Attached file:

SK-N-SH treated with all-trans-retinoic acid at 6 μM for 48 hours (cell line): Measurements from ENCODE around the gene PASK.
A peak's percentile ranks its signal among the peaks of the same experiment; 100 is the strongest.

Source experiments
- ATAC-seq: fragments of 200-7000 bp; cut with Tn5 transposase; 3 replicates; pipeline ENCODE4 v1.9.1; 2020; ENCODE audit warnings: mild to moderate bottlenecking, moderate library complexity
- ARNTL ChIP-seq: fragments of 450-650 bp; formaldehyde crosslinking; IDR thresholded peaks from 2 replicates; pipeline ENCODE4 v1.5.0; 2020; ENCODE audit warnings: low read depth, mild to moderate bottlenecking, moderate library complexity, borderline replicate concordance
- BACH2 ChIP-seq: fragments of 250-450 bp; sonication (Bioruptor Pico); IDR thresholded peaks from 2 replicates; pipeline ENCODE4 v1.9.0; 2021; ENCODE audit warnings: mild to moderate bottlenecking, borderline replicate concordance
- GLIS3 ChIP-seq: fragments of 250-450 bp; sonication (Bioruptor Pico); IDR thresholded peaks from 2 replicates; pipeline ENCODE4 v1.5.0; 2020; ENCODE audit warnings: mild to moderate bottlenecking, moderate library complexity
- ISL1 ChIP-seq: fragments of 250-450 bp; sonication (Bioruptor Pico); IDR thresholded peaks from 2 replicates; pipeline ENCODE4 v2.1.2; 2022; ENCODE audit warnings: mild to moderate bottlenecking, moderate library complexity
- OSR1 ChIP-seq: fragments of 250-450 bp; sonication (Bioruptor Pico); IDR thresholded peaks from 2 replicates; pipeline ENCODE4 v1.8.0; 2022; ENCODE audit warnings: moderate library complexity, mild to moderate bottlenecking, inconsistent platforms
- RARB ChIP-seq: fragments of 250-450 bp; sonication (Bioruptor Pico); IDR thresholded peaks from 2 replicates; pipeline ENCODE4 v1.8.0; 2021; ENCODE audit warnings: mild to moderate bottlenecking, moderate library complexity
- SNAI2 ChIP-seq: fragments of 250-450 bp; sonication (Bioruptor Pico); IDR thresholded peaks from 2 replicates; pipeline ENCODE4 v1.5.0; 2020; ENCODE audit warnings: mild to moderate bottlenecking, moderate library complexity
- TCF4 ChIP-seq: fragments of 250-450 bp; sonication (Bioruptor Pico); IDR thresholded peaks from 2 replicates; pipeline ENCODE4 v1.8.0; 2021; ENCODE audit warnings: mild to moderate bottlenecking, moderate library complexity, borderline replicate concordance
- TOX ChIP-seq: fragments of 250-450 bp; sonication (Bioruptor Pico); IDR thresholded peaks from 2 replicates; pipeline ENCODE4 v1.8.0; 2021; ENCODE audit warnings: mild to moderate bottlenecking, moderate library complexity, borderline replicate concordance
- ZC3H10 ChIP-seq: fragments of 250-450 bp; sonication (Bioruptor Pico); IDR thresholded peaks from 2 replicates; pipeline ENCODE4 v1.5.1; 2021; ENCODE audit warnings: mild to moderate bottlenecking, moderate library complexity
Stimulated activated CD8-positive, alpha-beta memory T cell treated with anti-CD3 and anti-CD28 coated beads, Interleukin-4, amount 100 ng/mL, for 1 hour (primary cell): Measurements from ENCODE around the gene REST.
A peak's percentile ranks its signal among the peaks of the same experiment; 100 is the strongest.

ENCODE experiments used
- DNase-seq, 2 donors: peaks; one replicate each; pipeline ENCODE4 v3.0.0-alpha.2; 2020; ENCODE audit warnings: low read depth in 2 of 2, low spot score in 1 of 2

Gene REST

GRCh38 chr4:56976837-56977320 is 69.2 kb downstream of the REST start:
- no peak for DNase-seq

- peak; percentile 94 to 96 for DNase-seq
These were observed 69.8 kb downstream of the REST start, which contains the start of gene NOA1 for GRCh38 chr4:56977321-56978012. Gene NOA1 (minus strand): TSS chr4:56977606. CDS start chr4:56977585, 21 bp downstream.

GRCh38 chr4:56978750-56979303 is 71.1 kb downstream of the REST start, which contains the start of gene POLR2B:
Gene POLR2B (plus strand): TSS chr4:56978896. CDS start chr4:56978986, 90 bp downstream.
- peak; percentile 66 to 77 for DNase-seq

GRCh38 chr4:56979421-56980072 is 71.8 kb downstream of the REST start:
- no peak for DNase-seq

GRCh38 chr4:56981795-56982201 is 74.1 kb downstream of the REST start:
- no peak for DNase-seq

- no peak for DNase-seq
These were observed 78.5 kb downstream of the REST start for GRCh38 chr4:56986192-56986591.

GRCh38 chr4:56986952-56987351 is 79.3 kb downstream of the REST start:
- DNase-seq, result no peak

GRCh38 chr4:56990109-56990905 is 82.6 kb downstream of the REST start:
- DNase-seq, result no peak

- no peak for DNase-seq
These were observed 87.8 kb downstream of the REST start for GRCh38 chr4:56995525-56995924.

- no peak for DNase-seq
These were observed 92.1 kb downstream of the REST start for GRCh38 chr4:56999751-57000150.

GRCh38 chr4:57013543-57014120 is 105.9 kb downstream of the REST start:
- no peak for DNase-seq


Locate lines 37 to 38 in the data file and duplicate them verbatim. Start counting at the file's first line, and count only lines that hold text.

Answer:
- no peak for DNase-seq
These were observed 87.8 kb downstream of the REST start for GRCh38 chr4:56995525-56995924.